Wait-a-Minute Bush
Catclaw Mimosa

Mimosa aculeaticarpa biuncifera

Wait-a-Minute Bush, Mimosa biuncifera, Pen & Ink © by Michael Plagens

Drawn from specimen found in the Mazatzal Mts., Maricopa Co., Arizona, USA, 20 July 1992.

The flowers are attractive to many insects such as native bees and butterflies. A variety of insects also use this plant including the Giant Scale Insect and Orange Skipperling shown in the thumb links below.

Giant Scale Icerya Orange Skipperling

Cottony Giant Scale     Orange Skipperling

Super sharp thorns of Wait-a-Minute Bush, Mimosa biuncifera, photo © by Michael Plagens

ARMED: The fiercly sharp thorns appear in pairs along the stems and are hook-shaped. Digging into the flesh of those pushing through, these thorns often make retreat difficult but necessary.

LEAVES: Double-compound leaves are finely dissected into extremely small leaflets. Like many mimosas the leaves fold up, but slowly, when disturbed or cut and also at night.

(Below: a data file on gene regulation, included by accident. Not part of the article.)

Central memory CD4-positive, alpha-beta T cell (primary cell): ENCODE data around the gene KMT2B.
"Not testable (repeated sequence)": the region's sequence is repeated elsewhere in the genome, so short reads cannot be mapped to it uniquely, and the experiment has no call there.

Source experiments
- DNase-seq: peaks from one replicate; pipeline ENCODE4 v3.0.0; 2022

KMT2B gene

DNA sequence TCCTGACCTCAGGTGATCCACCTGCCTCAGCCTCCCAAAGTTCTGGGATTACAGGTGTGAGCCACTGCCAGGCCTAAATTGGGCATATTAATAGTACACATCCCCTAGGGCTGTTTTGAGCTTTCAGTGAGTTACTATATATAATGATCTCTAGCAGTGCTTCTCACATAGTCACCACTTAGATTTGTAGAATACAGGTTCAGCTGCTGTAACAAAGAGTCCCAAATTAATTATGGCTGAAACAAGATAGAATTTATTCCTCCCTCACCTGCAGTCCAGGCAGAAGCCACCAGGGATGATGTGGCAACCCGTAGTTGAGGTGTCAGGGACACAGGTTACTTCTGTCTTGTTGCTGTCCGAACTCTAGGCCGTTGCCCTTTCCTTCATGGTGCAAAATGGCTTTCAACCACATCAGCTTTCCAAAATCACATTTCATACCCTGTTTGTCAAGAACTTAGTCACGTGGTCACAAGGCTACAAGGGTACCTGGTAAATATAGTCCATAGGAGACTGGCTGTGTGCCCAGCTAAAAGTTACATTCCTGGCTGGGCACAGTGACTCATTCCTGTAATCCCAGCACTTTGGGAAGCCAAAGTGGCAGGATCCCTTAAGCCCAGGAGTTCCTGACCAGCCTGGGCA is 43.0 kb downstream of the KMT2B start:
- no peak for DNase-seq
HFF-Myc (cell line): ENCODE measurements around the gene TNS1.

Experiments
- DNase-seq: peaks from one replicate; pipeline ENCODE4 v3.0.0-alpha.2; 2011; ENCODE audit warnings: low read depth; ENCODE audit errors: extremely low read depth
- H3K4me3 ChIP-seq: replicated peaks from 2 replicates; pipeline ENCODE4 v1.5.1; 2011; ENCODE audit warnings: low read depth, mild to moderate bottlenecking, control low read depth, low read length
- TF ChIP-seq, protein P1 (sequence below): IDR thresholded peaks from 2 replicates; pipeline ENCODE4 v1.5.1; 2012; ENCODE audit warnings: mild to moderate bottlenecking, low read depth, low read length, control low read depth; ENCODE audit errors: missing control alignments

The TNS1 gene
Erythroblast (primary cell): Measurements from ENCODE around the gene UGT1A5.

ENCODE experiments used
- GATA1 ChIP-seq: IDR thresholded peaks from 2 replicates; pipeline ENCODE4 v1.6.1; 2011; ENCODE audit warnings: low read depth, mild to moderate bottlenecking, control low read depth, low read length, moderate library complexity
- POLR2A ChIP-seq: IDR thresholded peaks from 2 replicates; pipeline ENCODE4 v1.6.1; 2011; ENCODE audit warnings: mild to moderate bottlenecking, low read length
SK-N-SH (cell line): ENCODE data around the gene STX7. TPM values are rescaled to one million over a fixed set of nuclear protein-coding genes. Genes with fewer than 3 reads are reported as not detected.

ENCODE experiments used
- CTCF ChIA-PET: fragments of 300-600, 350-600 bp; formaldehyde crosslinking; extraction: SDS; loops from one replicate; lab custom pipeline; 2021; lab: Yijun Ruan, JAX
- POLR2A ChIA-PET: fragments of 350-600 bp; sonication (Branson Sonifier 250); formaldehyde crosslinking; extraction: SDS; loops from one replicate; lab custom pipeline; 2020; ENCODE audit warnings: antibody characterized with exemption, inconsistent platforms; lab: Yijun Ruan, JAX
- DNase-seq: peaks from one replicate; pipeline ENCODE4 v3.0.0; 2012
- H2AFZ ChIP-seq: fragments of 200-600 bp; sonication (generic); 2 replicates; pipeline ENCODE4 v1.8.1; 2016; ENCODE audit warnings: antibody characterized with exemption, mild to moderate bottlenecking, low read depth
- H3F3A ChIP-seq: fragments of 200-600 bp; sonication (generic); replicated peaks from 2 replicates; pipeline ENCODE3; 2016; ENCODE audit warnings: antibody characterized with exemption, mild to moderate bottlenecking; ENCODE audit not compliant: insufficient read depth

RANGE: In the Sonoran Desert of Arizona this shrub occurs at upper elevations and into chaparral.

SHRUB: Woody shrub with rather thin flexible branches reaching mostly 2 meters in height.

FLOWERS: Many small flowers with conspicuous stamens and minute petals are arranged into spheres of cream-white or in some varieties, pinkish.

FRUIT: Even the bean pods often have a thorn or two along the margin. The pods are reddish-brown, and are conspicuous when borne in abundance following a strong rainy season.

Wait-a-Minute Bush, Mimosa biuncifera, loaded with seeds © by Michael Plagens

Fabaceae -- Bean Family

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More Information:

Sonoran Desert Field Guide
Sonoran Desert Places
Sonoran Desert Naturalist Home Page


Copyright Michael J. Plagens, page created 14 Nov. 2007,
updated 11 July 2021.